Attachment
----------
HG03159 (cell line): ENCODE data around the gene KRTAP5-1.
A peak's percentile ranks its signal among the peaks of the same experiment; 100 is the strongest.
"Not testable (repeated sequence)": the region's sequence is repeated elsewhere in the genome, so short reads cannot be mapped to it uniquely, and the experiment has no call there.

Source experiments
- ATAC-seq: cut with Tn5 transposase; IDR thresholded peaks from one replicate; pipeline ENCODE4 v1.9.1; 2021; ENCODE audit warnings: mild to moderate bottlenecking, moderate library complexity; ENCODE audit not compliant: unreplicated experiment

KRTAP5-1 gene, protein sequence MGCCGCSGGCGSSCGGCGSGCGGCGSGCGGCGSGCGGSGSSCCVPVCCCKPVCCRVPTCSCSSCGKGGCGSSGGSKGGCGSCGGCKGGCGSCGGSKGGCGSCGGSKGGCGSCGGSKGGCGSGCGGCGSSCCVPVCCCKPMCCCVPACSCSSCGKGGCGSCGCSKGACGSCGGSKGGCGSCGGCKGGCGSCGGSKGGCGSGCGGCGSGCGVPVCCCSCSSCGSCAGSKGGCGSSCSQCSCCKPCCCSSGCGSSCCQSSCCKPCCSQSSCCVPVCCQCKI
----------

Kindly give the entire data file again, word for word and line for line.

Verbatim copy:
HG03159 (cell line): ENCODE data around the gene KRTAP5-1.
A peak's percentile ranks its signal among the peaks of the same experiment; 100 is the strongest.
"Not testable (repeated sequence)": the region's sequence is repeated elsewhere in the genome, so short reads cannot be mapped to it uniquely, and the experiment has no call there.

Source experiments
- ATAC-seq: cut with Tn5 transposase; IDR thresholded peaks from one replicate; pipeline ENCODE4 v1.9.1; 2021; ENCODE audit warnings: mild to moderate bottlenecking, moderate library complexity; ENCODE audit not compliant: unreplicated experiment

KRTAP5-1 gene, protein sequence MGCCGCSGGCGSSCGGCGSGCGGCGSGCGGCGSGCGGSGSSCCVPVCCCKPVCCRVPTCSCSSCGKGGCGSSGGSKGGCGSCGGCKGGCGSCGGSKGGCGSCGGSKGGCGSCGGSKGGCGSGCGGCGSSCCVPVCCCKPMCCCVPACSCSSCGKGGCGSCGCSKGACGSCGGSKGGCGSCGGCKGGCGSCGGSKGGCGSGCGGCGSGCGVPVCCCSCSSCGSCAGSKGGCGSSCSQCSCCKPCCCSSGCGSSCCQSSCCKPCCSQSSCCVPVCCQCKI